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An ambit claim for the Ruddfest 2020

By Valerie Yule - posted Tuesday, 11 March 2008

An ambit claim could be put in for Kevin Rudd and his 2020 summit - that a fair Australia can also be prosperous. That is, Australia Fair would still be able to Advance.

“Fair” means fairness in opportunities, fairness in rewards, and fair dealing.

This is an ambit claim because “fair” cannot be set out in legal terms. It arouses fears of a “nanny state” and of unrealistic idealism, among those who see the human world as being necessarily a jungle - with dogs eating dogs in a way real dogs do not.


Nevertheless, when conditions are perceived as fair, public morale is high, and people willingly join together in work and in facing emergencies such as those of climate change and resource shortages which are ahead of us. They can co-operate as well as compete in innovation and enterprise.

A government can work for fairness through the speeches it makes and the visions it sets, and by the fair laws it makes and the injustices it removes.

The ambit claim for Australia Fair can be applied to the ten Ruddfest topics for the April 19-20 Canberra Summit. Since all topics link together, every topic discussion needs to be headed with awareness of Australia’s three major challenges and emergencies. Otherwise, the separate discussions can be blinkered.

Foreign debt

Australia’s nearly $600 billion foreign debt is still increasing and is now nearly half our compulsory superannuation savings. It is not fair to future Australians to continue ignoring the immense costs of what is being done now to run up the huge current account deficit. Australian prosperity could suddenly pop, like the bubble it is, once we can no longer borrow to pay the growing interest or are called upon to repay capital.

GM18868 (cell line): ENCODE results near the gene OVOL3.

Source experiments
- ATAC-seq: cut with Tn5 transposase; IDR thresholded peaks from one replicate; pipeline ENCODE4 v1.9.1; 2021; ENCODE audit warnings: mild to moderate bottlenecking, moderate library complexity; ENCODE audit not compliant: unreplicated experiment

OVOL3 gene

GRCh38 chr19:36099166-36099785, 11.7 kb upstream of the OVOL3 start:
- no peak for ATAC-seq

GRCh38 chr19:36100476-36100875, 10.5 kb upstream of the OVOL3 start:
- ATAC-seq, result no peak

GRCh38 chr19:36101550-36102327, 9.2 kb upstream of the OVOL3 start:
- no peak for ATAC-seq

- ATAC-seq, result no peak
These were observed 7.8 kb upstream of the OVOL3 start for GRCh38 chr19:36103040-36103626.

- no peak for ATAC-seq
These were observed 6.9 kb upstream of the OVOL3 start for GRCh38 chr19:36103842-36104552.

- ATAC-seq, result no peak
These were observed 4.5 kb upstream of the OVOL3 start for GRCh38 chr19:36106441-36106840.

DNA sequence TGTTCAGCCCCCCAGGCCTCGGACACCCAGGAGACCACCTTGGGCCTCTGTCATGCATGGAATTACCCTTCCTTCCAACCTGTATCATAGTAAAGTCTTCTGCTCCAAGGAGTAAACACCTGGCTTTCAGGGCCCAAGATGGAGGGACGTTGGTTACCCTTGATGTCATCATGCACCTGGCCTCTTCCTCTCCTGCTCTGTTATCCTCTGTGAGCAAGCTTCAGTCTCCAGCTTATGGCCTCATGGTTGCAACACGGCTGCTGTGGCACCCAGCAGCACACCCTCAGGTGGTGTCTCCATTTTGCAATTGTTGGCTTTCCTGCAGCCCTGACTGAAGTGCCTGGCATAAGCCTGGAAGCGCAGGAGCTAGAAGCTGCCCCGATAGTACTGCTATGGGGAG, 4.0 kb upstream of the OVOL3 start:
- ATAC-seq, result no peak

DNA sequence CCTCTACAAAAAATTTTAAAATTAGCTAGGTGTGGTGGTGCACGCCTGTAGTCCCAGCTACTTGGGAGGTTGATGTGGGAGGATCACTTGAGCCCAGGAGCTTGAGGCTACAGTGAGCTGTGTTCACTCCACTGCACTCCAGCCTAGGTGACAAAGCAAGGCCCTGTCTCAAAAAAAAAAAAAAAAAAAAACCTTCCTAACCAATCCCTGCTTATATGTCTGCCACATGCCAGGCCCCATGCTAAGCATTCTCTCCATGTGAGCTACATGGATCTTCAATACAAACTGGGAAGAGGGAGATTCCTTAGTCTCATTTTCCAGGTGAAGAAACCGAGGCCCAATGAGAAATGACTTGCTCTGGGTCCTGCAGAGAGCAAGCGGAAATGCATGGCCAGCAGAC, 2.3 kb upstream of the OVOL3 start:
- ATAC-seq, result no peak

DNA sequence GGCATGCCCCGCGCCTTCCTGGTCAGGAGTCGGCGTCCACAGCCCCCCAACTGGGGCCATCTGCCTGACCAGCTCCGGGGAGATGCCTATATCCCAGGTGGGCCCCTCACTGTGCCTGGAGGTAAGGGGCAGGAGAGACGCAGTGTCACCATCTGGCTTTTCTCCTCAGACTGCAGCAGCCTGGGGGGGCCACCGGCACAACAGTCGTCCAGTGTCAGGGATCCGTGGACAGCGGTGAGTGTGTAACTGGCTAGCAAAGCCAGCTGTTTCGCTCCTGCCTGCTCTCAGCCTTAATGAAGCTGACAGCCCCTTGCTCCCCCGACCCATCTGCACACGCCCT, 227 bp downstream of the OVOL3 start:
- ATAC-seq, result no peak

Ways to reduce this huge public debt can include encouraging Australian-owned industries and enterprise; and encouraging Australians to buy Australian products and so reduce our imports. Banks can be discouraged from foreign borrowing we cannot afford, and turn to encouraging, rather than discouraging, small domestic savers to provide capital. There are long-term benefits to reducing the continuing stream of foreign takeovers of profitable Australian businesses that are then asset-stripped with the profits sent overseas.

But it is not fair to prosper at the expense of the poor in developing nations. Rather than import their goods produced by cheap labour, we can aid them to become sustainable themselves with fair wages and conditions.


Climate changes and looming resource shortages

It is not fair to future generations, or to ourselves, to waste the resources of the earth by consuming to excess - “conspicuous consumption" - with short-life products. By using these we waste at every stage, by increasing greenhouse gas emitted in their production, sales and wasteful disposal. The fastest ways to cut carbon emissions are to cut wasteful practices and reduce waste. Businesses can, instead, produce goods and services that are really needed: which have quality, can be repaired and have no deliberate obsolescence. These products should incorporate innovations to mitigate and cope with all the emergencies we are beginning to face.

We can conserve non renewable and barely renewable resources rather than exploiting them to their limits: from fossil fuels to forests and food sources. Buying water rights can be unfair as can carbon trading, with its profits and dubious offsets, which allow some to continue emitting.


It is not fair for the Australian government to fund pro-natalist policies, for two main reasons - national and international.

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About the Author

Valerie Yule is a writer and researcher on imagination, literacy and social issues.

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